As Jerry Tuccille noted earlier this afternoon, the Supreme Court is scheduled to hear arguments for and against Arizona's immigration law, a.k.a. S.B. 1070, on Wednesday. In a New York Times op-ed piece, Temple University law professor Peter Spiro argues that the S.B. 1070's opponents should hope the Court upholds it, because "laws like Arizona's are such bad policy that, left to their own devices, they will die a natural death—and their supporters will suffer the political consequences." Spiro predicts that Arizona-style laws, which aim to make life so difficult for illegal immigrants that they decide to "self-deport," will be killed by opposition from farmers and other employers, loss of convention business, and reductions in foreign investment. But if the Supreme Court overturns S.B. 1070, he says, there is apt to be a backlash that results in illiberal immigration legislation at the national level.
Although Spiro's tactical argument sounds plausible, he does not directly address the issue that the Supreme Court is supposed to be considering: Is S.B. 1070 constitutional? "One of federalism's core virtues is the possibility of competition among states," Spiro writes, adding that "competition in this context is likely to vindicate pro-immigrant policies." But portraying S.B. 1070 as the sort of policy experiment that is protected by the 10th Amendment assumes that it does not impermissibly impinge on a power "delegated to the United States by the Constitution." The Obama administration, of course, argues that it does. "Arizona has adopted its own immigration policy," says the administration's brief, "which focuses solely on maximum enforcement and pays no heed to the multifaceted judgments that the INA [Immigration and Nationality Act] provides for the Executive Branch to make." If Arizona starts routinely detaining suspected illegal immigrants, for instance, that pressures the federal government to use its law enforcement resources in a particular way, which would make it more difficult to focus on deporting criminals, as opposed to peaceful, gainfully employed people who have not broken any laws except the ones barring them from living and working in the United States.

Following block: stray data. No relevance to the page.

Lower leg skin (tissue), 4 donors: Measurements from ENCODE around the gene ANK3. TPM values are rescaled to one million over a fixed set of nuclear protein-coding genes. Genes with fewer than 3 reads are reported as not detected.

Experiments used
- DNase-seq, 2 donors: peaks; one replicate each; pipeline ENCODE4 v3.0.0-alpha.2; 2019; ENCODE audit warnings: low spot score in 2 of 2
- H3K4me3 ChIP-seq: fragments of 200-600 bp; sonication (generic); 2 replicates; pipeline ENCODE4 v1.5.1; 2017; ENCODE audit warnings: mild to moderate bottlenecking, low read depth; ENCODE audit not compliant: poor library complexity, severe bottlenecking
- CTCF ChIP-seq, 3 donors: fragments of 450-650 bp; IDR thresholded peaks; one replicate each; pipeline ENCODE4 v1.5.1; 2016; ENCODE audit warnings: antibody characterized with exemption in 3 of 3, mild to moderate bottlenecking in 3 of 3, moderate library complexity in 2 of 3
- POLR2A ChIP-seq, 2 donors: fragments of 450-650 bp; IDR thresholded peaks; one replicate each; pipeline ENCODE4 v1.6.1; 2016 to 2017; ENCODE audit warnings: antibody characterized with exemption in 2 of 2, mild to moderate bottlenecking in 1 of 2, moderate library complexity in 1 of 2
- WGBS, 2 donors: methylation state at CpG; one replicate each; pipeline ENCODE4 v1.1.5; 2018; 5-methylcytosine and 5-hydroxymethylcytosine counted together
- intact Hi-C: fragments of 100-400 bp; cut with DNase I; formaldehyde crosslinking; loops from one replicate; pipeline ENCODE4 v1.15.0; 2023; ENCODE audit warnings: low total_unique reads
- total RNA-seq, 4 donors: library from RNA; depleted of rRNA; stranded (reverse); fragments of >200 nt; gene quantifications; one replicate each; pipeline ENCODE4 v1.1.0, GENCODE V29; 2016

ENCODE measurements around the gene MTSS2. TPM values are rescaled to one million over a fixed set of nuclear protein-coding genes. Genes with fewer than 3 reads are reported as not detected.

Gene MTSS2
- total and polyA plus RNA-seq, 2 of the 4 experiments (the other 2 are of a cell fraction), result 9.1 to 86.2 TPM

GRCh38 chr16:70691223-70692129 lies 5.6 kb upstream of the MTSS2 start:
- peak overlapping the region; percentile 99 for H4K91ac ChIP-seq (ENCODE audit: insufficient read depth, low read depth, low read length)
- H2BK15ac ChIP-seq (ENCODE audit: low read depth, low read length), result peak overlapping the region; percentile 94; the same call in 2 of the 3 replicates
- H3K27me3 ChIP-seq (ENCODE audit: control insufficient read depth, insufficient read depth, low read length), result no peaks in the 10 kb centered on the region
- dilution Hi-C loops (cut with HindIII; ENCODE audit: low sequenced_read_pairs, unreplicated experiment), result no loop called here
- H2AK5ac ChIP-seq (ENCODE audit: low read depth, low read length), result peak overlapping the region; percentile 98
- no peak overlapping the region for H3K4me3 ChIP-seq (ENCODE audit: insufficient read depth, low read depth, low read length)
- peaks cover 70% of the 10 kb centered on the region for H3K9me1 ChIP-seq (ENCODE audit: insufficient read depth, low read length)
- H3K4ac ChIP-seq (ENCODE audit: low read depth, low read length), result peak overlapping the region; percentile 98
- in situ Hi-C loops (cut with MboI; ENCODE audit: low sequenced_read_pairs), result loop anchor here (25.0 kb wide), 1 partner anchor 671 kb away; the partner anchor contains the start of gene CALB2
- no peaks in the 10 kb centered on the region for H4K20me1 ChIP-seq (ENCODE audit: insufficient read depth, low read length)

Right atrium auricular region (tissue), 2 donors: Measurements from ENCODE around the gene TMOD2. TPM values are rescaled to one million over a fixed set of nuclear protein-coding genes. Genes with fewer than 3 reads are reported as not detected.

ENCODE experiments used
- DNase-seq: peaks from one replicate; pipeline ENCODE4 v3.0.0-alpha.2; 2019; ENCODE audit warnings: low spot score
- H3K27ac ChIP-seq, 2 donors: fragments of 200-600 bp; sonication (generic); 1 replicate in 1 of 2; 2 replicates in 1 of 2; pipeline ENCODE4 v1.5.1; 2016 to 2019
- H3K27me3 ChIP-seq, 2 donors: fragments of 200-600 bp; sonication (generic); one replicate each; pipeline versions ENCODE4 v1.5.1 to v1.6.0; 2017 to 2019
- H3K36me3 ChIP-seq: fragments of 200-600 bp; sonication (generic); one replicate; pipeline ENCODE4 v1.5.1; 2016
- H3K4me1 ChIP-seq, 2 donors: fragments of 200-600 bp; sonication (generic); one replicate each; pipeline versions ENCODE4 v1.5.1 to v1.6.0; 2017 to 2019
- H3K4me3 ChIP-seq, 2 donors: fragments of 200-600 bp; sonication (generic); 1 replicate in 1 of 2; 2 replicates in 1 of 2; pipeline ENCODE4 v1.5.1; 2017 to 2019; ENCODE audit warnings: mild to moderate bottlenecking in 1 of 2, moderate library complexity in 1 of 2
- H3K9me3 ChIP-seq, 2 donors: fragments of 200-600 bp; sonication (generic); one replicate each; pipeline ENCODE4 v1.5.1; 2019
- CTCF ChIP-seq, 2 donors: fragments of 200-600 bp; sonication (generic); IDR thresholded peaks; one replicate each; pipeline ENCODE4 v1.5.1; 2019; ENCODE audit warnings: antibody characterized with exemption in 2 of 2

Given that border control is a federal responsibility, letting states go their own way on immigration seems much more constitutionally problematic to me than, say, letting states decide for themselves whether to let patients use marijuana as a medicine. Yet somehow Arizona Gov. Jan Brewer came to the opposite conclusion (while Barack Obama opposes federalism in both contexts). Are we both simply reading our policy preferences into the Constitution?